Apart from the major drivers encouraging the green building development in Thailand above, there are still significant barriers to overcome to develop the sector further in the long term. Solidiance’s research reveals that the building owners see the higher constructions costs of a green building as a major barrier to switch from the construction of a normal building to a green building. When taking all aspects of design and costs for a new building, and depending on the type of certification sought by the owner, the approximate additional cost for a LEED certified green building can be 3 to 10 per cent higher than a normal building. When converting an unplanned building into a LEED certified building, the cost can be 30 per cent more than to refurbish a normal building. Although there are long term costs savings benefits to operate a green building, many owners are not willing to make the extra investment necessary for their building to be green.

The white paper also shows that the overall lack of awareness for green buildings and their benefits also hinder the development of this sector. It remains difficult to find knowledgeable architects, contractors, consultants who are familiar with the solutions that can impact energy efficiency in a building. Building material and solutions vendors are trying to push for the industry to adopt these eco-energy products, but without enough knowledgeable professionals, adoption of these solutions remains limited. The cost and limited availability of some energy efficient products or solutions also being considered — as many products are still imported, the high costs remain as a handicap to expand a larger adoption of energy efficient solutions.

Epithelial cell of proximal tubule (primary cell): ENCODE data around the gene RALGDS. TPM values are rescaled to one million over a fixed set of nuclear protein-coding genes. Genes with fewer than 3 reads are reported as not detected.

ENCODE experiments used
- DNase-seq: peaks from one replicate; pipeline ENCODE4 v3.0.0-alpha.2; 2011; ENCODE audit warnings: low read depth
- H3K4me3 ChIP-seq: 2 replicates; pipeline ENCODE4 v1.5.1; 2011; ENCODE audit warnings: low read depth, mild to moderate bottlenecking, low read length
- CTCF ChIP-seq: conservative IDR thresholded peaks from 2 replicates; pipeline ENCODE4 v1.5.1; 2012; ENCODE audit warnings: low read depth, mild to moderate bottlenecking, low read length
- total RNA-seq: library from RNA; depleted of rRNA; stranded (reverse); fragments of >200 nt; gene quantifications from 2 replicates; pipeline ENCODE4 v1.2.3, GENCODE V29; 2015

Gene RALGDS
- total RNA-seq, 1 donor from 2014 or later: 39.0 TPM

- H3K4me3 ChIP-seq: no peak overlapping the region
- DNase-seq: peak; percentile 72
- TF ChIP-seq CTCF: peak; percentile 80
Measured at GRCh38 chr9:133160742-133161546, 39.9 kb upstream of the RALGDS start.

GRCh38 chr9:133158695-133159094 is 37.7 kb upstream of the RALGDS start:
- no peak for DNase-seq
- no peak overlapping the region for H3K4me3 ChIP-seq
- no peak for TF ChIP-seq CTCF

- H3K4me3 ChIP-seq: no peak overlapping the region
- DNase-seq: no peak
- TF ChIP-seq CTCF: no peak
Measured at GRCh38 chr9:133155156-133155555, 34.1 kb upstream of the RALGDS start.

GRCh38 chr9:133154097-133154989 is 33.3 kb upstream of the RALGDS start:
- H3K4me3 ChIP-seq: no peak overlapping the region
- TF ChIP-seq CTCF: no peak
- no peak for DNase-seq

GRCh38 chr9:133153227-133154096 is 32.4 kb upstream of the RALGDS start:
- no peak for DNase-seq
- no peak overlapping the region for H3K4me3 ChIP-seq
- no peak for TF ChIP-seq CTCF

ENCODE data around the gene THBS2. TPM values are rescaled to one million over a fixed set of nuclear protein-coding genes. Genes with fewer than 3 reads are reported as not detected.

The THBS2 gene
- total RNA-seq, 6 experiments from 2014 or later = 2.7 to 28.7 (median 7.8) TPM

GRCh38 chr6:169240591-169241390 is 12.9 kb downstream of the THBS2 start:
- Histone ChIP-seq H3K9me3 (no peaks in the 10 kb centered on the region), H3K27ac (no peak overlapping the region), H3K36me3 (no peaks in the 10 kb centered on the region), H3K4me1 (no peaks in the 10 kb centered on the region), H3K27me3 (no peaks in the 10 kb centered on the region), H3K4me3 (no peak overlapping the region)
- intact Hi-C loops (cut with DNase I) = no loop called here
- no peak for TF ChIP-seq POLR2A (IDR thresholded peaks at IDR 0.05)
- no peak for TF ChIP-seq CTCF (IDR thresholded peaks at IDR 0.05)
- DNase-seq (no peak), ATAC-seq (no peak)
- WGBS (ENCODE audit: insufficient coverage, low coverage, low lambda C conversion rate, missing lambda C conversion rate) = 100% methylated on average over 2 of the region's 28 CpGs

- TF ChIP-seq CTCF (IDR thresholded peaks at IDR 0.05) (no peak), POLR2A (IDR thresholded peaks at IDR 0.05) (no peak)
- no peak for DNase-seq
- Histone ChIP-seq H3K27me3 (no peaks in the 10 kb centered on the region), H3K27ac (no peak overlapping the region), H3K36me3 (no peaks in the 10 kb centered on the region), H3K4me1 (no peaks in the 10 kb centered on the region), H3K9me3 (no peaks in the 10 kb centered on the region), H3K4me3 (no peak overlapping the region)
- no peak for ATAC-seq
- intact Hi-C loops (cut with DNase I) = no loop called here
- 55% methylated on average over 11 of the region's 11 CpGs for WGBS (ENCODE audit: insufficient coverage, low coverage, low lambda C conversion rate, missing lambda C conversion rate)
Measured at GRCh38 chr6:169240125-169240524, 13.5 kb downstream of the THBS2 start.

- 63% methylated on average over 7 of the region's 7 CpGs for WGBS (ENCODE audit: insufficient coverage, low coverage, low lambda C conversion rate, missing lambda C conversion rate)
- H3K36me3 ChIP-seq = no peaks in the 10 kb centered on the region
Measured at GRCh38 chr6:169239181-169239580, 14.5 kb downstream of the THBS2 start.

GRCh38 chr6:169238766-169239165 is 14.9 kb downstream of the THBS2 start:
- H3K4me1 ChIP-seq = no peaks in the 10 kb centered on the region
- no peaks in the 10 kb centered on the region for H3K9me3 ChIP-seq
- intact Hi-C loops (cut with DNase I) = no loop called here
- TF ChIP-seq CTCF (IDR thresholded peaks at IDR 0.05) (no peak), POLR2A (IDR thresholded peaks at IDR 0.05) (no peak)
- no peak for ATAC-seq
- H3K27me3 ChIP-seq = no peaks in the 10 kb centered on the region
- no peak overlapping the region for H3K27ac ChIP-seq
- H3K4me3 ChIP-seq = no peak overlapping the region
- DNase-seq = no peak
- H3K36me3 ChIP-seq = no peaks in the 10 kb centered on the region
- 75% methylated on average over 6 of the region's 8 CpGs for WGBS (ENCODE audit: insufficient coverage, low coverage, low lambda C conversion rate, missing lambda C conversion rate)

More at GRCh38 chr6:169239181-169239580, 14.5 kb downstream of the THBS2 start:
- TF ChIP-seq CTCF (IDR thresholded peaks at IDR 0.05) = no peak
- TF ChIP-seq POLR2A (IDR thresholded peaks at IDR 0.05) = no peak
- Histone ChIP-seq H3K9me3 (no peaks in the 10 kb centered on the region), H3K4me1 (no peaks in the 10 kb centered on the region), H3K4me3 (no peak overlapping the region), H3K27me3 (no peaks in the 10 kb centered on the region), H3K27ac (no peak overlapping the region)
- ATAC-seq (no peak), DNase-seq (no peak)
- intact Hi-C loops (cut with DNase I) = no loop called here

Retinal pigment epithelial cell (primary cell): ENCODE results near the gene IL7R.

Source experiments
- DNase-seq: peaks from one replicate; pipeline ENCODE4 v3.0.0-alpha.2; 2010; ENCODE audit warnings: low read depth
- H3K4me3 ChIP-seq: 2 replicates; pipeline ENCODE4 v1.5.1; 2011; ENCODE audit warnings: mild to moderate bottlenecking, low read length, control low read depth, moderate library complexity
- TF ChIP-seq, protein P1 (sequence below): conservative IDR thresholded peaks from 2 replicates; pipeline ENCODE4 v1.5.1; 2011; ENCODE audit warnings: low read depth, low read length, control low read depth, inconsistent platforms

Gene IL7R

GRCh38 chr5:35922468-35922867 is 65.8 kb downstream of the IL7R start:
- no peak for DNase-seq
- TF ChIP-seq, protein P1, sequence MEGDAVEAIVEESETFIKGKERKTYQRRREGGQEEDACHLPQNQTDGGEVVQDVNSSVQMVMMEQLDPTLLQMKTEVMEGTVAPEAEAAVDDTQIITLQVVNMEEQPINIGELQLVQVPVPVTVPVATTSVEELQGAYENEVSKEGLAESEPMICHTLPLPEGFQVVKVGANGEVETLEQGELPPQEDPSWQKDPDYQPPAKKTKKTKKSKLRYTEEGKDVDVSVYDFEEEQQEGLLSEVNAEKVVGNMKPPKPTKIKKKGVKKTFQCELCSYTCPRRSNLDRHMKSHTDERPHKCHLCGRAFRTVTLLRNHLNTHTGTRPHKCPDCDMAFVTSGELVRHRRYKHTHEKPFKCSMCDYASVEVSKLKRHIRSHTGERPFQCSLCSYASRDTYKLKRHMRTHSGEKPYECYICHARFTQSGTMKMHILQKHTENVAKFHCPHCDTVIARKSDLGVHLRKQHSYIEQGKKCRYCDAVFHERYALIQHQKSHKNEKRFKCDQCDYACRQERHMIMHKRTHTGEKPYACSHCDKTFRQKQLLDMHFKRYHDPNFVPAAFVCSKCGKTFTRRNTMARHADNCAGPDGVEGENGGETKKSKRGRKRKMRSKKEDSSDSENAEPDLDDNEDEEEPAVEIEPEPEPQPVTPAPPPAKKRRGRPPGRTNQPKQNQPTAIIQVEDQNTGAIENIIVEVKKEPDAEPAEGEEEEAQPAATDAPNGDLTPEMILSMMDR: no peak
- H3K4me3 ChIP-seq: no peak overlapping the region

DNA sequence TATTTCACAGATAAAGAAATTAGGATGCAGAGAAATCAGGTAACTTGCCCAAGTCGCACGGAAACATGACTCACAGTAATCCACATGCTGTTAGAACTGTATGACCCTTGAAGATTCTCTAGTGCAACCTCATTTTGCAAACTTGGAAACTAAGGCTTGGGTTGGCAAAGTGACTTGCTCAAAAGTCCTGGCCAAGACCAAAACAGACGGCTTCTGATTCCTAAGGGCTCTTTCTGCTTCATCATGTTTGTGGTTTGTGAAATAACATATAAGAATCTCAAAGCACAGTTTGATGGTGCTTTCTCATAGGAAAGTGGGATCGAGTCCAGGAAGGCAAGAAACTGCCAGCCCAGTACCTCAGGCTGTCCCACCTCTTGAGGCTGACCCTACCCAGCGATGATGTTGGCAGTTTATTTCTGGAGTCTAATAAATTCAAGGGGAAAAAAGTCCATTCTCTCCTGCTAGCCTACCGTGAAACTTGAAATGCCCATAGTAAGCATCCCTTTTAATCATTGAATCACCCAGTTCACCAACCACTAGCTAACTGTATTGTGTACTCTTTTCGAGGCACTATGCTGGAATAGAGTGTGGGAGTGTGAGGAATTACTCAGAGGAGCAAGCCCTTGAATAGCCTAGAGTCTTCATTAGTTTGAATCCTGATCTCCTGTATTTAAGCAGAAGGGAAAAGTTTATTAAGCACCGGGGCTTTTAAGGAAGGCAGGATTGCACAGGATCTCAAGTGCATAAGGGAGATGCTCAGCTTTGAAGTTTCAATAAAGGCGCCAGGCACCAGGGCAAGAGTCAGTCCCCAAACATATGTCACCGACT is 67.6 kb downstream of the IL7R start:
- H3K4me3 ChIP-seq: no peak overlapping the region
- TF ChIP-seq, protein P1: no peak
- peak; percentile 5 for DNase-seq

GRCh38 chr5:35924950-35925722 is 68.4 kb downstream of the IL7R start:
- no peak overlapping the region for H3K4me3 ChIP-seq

Lastly, with a few exceptions such as the Circle and Ideo Mobi Sathorn condominiums which have applied for TREES certification, green buildings in Thailand are still limited to commercial buildings. The main reason is high building cost, which is more difficult for individual tenants to bear in residential buildings compared to companies in commercial buildings. Many aspects of a green building are also deemed trivial when put into the perspective of a residential building — i.e. the more expensive high efficient and cleaner air conditioning system may not be necessary to a residential flat where there is no necessity to have air conditioner on constantly.

Pushing the green development harder

Despite these difficulties, overall perspectives of the green building sector in Thailand are positive, and when compared to its neighbors in ASEAN, with the exception of Singapore which is ahead, Thailand’s green building sector is on par with other countries in the region. Mid and long term perspectives are encouraging. The Ministry of Energy is launching new initiative to encourage building owners to make the necessary transformations to make their building green.

There are in fact several initiatives and tax incentives available, but industry professionals are not necessarily aware of them. In order to efficiently lobby the policy makers, industrial players need to regroup to create a collective strength to prompt for regulation change for more green building adoption in Thailand. Developers need to be more convincing in selling out green building projects — they need to outline the actual benefits for the tenants by emphasizing on the return on investment of green building, the competitive edge by going green as a key differentiator, and the value of green certification as a prestige to leverage brand image.

Thailand green building industry will continue to grow fast as long as the right steps are taken to strengthen the regulatory framework and trigger more constraining regulations pushing for energy efficiency in buildings. In the mid-term, the cost of going green will go down as there are going to be more solutions/products and skilled workforce available in the market. More elaborated insight on the development and projection of Thailand’s green building industry is available on the downloadable white paper here.

Mickael Feige is the manager of the Thailand operations at Solidiance, the Asia-focused growth strategy and B2B marketing consultancy firm with sectoral expertise centered on green technology, automotive/industrial application, technology, and healthcare.